Video: Eight Irish novelists make the longlist for world's richest literary award
Published 12/11/2012 | 05:00
EIGHT Irish authors are among the 154 on the longlist for the world's richest literary prize -- the highest ever number.
Libraries worldwide have nominated the writers for the €100,000 International Impac Dublin Literary Award, alongside 43 American, 22 British and 12 Canadian novels.
Lord Mayor of Dublin Naoise O Muiri, the award's patron, commended its promotion of excellence in world literature and the opportunity to promote Irish writing.
"This is the highest number of translated novels, first novels and novels by Irish authors to be nominated, since the Impac Dublin Award's inception in 1996," he said.
A unique aspect of the IMPAC is that it is open to novels published in any language as long as they have also been published in translation in English. The aim is to bring interesting novels in other languages to the attention of readers in English.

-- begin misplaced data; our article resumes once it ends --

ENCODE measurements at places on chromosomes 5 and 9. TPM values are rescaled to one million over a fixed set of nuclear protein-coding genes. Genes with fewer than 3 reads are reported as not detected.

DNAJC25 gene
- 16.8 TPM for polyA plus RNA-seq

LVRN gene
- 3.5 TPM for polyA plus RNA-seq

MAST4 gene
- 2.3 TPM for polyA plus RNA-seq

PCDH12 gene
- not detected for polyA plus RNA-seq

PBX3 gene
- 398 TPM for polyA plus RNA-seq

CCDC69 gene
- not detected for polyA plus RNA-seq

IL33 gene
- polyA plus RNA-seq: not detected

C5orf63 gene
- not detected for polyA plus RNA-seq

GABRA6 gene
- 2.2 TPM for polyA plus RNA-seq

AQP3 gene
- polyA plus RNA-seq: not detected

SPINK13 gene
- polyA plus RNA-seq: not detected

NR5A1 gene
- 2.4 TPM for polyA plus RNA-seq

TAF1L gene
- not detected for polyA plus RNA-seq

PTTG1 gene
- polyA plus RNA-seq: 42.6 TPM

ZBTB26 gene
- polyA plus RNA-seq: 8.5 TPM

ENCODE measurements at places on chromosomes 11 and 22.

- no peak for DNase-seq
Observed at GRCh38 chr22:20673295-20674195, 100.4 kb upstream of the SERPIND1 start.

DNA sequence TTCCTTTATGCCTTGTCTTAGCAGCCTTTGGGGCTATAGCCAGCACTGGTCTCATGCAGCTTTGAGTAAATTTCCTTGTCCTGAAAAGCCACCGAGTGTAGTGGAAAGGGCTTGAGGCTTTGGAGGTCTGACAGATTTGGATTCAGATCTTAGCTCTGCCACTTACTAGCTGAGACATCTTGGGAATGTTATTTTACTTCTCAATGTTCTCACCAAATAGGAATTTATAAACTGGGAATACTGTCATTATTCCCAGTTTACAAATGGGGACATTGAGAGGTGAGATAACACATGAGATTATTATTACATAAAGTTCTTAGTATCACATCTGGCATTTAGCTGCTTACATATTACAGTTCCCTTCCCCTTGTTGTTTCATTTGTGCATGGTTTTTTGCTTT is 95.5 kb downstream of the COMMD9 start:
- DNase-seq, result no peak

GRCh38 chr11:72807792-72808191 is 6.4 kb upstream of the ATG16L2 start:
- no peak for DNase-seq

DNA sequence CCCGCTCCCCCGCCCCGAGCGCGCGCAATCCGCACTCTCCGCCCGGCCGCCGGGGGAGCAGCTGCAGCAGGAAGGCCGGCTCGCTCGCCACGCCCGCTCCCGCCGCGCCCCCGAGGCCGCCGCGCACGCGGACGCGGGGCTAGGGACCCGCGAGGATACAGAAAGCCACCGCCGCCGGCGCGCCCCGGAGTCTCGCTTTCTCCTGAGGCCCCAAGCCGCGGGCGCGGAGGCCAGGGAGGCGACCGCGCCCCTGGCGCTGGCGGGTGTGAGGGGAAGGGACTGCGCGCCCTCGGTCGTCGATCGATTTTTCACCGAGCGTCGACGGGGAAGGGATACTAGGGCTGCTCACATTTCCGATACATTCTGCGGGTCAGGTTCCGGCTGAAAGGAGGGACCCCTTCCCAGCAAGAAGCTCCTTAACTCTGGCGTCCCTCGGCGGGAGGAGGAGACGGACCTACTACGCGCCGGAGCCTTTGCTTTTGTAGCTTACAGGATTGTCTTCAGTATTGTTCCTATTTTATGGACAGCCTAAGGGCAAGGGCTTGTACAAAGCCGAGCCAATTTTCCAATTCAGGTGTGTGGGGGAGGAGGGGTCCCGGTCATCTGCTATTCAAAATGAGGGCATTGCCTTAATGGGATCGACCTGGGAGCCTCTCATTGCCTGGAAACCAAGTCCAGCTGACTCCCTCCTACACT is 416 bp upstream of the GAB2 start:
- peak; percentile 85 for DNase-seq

"Like every year you will find new books and new authors, particularly those novels in translation that you might otherwise never come across," Mr O Muiri added.
The Irish titles are:
• 'On Canaan's Side' by Sebastian Barry, nominated by San Diego and Dublin libraries.
• 'City of Bohane' by Kevin Barry, nominated by Cork, Limerick and Dublin libraries.
• 'The Absolutist' by John Boyne, nominated by Liverpool, UK and Tampere, Finland libraries.
• 'The Dulang Washer' by Paul Callan, nominated by a Kuala Lumpur, Malaysia library.
• 'Long Time, No See' by Dermot Healy nominated by Bergen, Norway and Moscow, Russia libraries.
• 'Cold Eye of Heaven' by Christine Dwyer Hickey, nominated by Bergen Offentlige Bibliotek, Norway.
• 'Twice Born' by (Irish/Italian) author Margaret Mazzantini, nominated by Waterford and Rome, Italy libraries.
• 'Double Talk' by Patrick Warner (now living in Canada), nominated by a St John's, Canada library.
The shortlist will be announced on April 9 next year with the winner being announced on June 6.
Previous Irish winners include Colm Toibin in 2006 and Colum McCann, who won the 2011 prize.
Irish IndependentFollow @IndoEnts